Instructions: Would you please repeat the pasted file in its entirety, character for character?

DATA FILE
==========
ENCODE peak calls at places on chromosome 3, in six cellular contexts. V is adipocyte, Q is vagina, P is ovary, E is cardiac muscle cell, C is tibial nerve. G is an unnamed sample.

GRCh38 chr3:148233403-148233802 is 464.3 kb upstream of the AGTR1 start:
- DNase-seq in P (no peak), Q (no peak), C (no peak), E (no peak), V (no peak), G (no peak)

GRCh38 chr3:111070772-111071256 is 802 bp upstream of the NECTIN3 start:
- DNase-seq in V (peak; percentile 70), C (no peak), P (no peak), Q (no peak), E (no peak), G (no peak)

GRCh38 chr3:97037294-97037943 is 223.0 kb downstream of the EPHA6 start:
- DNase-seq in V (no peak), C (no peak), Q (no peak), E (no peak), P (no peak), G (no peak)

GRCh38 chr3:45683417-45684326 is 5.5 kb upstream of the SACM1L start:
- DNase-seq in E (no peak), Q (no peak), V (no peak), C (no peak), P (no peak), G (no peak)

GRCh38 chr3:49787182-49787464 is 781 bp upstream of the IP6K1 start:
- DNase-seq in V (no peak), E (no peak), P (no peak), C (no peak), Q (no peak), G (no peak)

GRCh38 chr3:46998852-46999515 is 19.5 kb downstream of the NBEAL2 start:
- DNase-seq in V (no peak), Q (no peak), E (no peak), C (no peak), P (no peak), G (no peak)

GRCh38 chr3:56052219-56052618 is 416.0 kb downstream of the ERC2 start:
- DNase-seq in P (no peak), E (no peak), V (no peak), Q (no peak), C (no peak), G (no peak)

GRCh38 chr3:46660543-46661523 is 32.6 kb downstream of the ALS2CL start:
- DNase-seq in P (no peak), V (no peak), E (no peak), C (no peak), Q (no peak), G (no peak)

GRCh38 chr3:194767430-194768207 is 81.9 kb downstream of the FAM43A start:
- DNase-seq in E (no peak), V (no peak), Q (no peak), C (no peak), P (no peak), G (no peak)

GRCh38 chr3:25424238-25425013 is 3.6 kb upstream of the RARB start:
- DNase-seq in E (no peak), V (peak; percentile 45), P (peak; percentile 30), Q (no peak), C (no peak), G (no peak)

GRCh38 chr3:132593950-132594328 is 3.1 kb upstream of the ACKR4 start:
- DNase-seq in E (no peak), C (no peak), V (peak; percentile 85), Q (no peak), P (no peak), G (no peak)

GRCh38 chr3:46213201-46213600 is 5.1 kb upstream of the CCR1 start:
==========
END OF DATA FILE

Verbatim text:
ENCODE peak calls at places on chromosome 3, in six cellular contexts. V is adipocyte, Q is vagina, P is ovary, E is cardiac muscle cell, C is tibial nerve. G is an unnamed sample.

GRCh38 chr3:148233403-148233802 is 464.3 kb upstream of the AGTR1 start:
- DNase-seq in P (no peak), Q (no peak), C (no peak), E (no peak), V (no peak), G (no peak)

GRCh38 chr3:111070772-111071256 is 802 bp upstream of the NECTIN3 start:
- DNase-seq in V (peak; percentile 70), C (no peak), P (no peak), Q (no peak), E (no peak), G (no peak)

GRCh38 chr3:97037294-97037943 is 223.0 kb downstream of the EPHA6 start:
- DNase-seq in V (no peak), C (no peak), Q (no peak), E (no peak), P (no peak), G (no peak)

GRCh38 chr3:45683417-45684326 is 5.5 kb upstream of the SACM1L start:
- DNase-seq in E (no peak), Q (no peak), V (no peak), C (no peak), P (no peak), G (no peak)

GRCh38 chr3:49787182-49787464 is 781 bp upstream of the IP6K1 start:
- DNase-seq in V (no peak), E (no peak), P (no peak), C (no peak), Q (no peak), G (no peak)

GRCh38 chr3:46998852-46999515 is 19.5 kb downstream of the NBEAL2 start:
- DNase-seq in V (no peak), Q (no peak), E (no peak), C (no peak), P (no peak), G (no peak)

GRCh38 chr3:56052219-56052618 is 416.0 kb downstream of the ERC2 start:
- DNase-seq in P (no peak), E (no peak), V (no peak), Q (no peak), C (no peak), G (no peak)

GRCh38 chr3:46660543-46661523 is 32.6 kb downstream of the ALS2CL start:
- DNase-seq in P (no peak), V (no peak), E (no peak), C (no peak), Q (no peak), G (no peak)

GRCh38 chr3:194767430-194768207 is 81.9 kb downstream of the FAM43A start:
- DNase-seq in E (no peak), V (no peak), Q (no peak), C (no peak), P (no peak), G (no peak)

GRCh38 chr3:25424238-25425013 is 3.6 kb upstream of the RARB start:
- DNase-seq in E (no peak), V (peak; percentile 45), P (peak; percentile 30), Q (no peak), C (no peak), G (no peak)

GRCh38 chr3:132593950-132594328 is 3.1 kb upstream of the ACKR4 start:
- DNase-seq in E (no peak), C (no peak), V (peak; percentile 85), Q (no peak), P (no peak), G (no peak)

GRCh38 chr3:46213201-46213600 is 5.1 kb upstream of the CCR1 start: